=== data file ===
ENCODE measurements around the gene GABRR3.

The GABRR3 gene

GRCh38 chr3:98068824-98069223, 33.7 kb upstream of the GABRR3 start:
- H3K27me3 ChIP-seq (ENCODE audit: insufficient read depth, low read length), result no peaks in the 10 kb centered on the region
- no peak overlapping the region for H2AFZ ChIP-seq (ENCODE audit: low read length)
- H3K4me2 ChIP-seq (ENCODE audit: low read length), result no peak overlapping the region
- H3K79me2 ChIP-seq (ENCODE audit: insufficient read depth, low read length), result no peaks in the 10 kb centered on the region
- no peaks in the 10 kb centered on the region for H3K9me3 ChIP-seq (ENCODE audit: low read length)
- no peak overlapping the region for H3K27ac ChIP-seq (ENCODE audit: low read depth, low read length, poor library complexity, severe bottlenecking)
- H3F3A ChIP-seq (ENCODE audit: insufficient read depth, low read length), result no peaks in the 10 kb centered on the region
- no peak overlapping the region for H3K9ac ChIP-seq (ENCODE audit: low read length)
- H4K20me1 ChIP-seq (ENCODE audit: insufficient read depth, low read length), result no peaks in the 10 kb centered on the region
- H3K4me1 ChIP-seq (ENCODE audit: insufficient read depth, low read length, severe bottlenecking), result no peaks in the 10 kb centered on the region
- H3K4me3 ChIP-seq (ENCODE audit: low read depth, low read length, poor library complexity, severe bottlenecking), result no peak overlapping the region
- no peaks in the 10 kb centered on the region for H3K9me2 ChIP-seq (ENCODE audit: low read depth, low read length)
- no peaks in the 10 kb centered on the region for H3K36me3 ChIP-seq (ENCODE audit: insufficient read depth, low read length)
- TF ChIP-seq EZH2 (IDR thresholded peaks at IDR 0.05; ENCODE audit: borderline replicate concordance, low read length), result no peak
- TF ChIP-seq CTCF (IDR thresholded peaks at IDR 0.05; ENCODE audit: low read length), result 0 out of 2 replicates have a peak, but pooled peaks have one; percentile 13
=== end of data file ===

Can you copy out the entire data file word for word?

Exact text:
ENCODE measurements around the gene GABRR3.

The GABRR3 gene

GRCh38 chr3:98068824-98069223, 33.7 kb upstream of the GABRR3 start:
- H3K27me3 ChIP-seq (ENCODE audit: insufficient read depth, low read length), result no peaks in the 10 kb centered on the region
- no peak overlapping the region for H2AFZ ChIP-seq (ENCODE audit: low read length)
- H3K4me2 ChIP-seq (ENCODE audit: low read length), result no peak overlapping the region
- H3K79me2 ChIP-seq (ENCODE audit: insufficient read depth, low read length), result no peaks in the 10 kb centered on the region
- no peaks in the 10 kb centered on the region for H3K9me3 ChIP-seq (ENCODE audit: low read length)
- no peak overlapping the region for H3K27ac ChIP-seq (ENCODE audit: low read depth, low read length, poor library complexity, severe bottlenecking)
- H3F3A ChIP-seq (ENCODE audit: insufficient read depth, low read length), result no peaks in the 10 kb centered on the region
- no peak overlapping the region for H3K9ac ChIP-seq (ENCODE audit: low read length)
- H4K20me1 ChIP-seq (ENCODE audit: insufficient read depth, low read length), result no peaks in the 10 kb centered on the region
- H3K4me1 ChIP-seq (ENCODE audit: insufficient read depth, low read length, severe bottlenecking), result no peaks in the 10 kb centered on the region
- H3K4me3 ChIP-seq (ENCODE audit: low read depth, low read length, poor library complexity, severe bottlenecking), result no peak overlapping the region
- no peaks in the 10 kb centered on the region for H3K9me2 ChIP-seq (ENCODE audit: low read depth, low read length)
- no peaks in the 10 kb centered on the region for H3K36me3 ChIP-seq (ENCODE audit: insufficient read depth, low read length)
- TF ChIP-seq EZH2 (IDR thresholded peaks at IDR 0.05; ENCODE audit: borderline replicate concordance, low read length), result no peak
- TF ChIP-seq CTCF (IDR thresholded peaks at IDR 0.05; ENCODE audit: low read length), result 0 out of 2 replicates have a peak, but pooled peaks have one; percentile 13